Title: The First Violin
Author: Jessie Fothergill
Genre: Fiction (first published in 1877)
Where to buy: Barnes & Noble link
Our heroine, May Wedderburn, is the first narrator of Jessie Fothergill’s The First Violin. Her wealthy neighbor, Sir Peter Le Marchant, wants to marry her. Even though her family is poor and the marriage would be advantageous, it is the last thing May wants. She refuses him. May is miserable in her small town life and feels that, if she had a bit of training in music, she could become a teacher and earn her own living. Luck offers May an opportunity to escape. Her blind neighbor, Miss Hallam, is going to the fictional town of Elberthal, Germany, for eye treatments to try to regain some of her sight. She offers to bring May along, both as a companion and so that May can take singing lessons.
At the train station in Cologne, May loses track of Miss Hallam and misses the train to Elberthal. Unable to speak German and lacking money, she feels despondent until she meets a handsome gentleman who happens to be going to Elberthal. They spend a magical afternoon together in Cologne, having lunch and listening to music in the cathedral, before catching the next train to Elberthal. But it turns out that everything was not on the up-and-up with him. He lied about there not being any earlier trains.
May finds him performing in the local orchestra as the first violin. In some embarrassment, May looks down instead of returning his greeting. She lives to regret this decision many times over as the man, Eugen Courvoisier, with his strict moral code, takes this as a sign that May would rather not know him and acts accordingly. He pretends not to know her even when May offers apologies and tries to pay him back the money he spent on her lunch and train ticket. This, to be honest, is the part of the book that strains credulity with me. There are other reasons why Eugen keeps his distance from May, but, for three-quarters of the novel, it seems cruel and makes it difficult to fully like Eugen. As May hopelessly falls in love with the proud Eugen, she finds some consolation in her exceptional talent for singing and her friendship with her singing coach, the town’s musical director, Max von Francius.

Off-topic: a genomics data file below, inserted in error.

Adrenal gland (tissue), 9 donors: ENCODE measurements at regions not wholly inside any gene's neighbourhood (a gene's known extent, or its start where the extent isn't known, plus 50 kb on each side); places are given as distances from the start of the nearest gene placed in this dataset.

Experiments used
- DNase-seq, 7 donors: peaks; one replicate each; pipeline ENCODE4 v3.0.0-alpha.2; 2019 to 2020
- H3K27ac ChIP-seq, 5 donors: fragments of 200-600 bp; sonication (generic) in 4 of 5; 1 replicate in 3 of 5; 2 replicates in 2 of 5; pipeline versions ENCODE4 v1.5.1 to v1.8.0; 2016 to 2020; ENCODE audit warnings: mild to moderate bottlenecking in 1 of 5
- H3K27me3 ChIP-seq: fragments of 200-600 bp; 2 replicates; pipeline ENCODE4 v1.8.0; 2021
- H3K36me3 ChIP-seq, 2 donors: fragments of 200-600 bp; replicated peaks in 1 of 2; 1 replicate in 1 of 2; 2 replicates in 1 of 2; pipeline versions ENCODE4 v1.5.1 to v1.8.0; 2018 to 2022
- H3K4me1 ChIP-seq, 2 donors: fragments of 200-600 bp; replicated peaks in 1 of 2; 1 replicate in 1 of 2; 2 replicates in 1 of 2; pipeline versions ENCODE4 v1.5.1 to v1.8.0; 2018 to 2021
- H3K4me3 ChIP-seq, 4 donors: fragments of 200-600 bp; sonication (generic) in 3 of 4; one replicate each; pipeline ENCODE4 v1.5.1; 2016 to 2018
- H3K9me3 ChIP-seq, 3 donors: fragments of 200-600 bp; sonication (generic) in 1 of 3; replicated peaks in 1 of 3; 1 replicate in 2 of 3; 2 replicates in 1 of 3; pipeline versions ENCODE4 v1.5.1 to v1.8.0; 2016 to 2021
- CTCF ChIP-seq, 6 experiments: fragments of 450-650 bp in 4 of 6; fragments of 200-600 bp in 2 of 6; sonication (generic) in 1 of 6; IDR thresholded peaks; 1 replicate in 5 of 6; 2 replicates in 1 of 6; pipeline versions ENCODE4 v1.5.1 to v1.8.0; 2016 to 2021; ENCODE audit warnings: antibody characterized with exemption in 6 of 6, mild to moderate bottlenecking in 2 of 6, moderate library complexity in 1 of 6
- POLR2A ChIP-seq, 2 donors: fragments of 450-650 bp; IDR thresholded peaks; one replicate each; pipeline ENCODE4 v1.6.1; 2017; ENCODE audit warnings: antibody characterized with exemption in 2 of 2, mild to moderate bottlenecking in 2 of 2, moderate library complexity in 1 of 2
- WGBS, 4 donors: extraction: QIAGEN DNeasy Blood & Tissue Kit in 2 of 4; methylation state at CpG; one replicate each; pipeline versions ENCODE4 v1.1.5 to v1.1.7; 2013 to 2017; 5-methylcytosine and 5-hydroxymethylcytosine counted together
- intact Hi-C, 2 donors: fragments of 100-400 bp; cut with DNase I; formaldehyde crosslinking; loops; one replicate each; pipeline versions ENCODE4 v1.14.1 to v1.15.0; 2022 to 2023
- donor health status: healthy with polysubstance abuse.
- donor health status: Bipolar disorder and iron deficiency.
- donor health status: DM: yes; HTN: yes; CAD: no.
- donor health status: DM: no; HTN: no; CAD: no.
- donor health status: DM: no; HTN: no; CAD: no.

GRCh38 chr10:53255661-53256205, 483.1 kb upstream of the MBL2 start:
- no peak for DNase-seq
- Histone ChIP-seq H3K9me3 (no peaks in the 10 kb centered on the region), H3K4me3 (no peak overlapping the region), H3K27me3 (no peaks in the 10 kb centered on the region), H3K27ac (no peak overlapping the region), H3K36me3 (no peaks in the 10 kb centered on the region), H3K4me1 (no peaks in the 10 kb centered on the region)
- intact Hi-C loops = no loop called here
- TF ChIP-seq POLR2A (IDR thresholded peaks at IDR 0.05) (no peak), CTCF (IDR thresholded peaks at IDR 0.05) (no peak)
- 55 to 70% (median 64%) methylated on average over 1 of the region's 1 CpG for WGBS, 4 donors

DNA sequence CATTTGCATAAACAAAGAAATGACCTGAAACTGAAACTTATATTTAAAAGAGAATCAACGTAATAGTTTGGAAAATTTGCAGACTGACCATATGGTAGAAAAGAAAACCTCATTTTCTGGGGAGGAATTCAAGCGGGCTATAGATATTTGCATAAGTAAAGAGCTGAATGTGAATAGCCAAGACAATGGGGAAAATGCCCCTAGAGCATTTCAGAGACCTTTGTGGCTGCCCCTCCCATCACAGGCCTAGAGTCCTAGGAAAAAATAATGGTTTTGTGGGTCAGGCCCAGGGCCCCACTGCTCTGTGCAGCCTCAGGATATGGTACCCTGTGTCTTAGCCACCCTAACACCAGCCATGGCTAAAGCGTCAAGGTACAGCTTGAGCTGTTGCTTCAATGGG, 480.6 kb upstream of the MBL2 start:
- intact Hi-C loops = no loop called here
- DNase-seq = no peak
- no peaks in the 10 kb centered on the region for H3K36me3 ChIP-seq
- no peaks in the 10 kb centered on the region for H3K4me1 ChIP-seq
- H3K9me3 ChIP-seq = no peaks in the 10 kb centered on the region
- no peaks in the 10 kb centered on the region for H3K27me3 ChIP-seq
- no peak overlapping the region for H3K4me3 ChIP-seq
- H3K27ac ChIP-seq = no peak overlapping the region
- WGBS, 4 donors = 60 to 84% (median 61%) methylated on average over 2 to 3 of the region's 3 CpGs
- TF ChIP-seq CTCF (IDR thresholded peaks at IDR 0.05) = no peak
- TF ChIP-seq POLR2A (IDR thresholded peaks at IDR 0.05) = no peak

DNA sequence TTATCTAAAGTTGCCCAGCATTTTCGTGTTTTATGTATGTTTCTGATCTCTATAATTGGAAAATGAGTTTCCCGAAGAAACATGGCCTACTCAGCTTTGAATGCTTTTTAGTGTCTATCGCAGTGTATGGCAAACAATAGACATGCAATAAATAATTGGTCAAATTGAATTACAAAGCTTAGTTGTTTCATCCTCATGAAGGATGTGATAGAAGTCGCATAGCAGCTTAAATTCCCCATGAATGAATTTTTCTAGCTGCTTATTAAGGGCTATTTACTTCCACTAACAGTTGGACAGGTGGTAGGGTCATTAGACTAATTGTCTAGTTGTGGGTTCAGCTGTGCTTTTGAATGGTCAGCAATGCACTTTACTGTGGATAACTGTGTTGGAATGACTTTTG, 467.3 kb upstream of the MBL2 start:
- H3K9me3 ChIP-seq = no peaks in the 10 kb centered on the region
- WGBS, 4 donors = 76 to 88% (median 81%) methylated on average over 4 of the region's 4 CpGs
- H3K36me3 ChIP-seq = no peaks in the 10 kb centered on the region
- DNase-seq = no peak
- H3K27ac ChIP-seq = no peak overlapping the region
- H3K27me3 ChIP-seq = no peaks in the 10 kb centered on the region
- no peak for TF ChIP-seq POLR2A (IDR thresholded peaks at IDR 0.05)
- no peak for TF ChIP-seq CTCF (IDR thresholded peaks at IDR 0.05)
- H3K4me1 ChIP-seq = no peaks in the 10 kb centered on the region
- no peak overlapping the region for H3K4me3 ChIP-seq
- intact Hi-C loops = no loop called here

Our other narrator is Eugen’s friend and roommate, Friedhelm Helfen. It becomes apparent that Eugen is hiding a past, but Friedel is not the type to ask questions. All he knows is that Eugen has been a great friend to him in a time when he needed one. He also dotes upon Sigmund, Eugen’s stoic, precocious son. The dual narrative brings a different perspective on the inhabitants of Elberthal. I enjoyed reading the quiet moments between the characters. However, drama must win out, and their happy existence cannot last. Friedel and May both make excellent narrators. Friedel is almost too good to be true: loyal and kind to a fault. May’s enthusiasm for life brightens a sometimes depressing story.
My favorite part of the book is an utterly charming scene that takes place on a bridge on the Rhine during a storm. Like other Victorian novels, much of the plotting is left to coincidence and chance. This is one of those rare books that, even though my edition was over 500 pages, I wished there had been an extra 100 pages at the end to wrap up the story. Everything felt rushed in the final few chapters. This was all due to how well the characters were developed; I cared so much about them all that I wanted more. Overall, I enjoyed this Victorian novel set partially in Germany, which showed such a vast appreciation of music.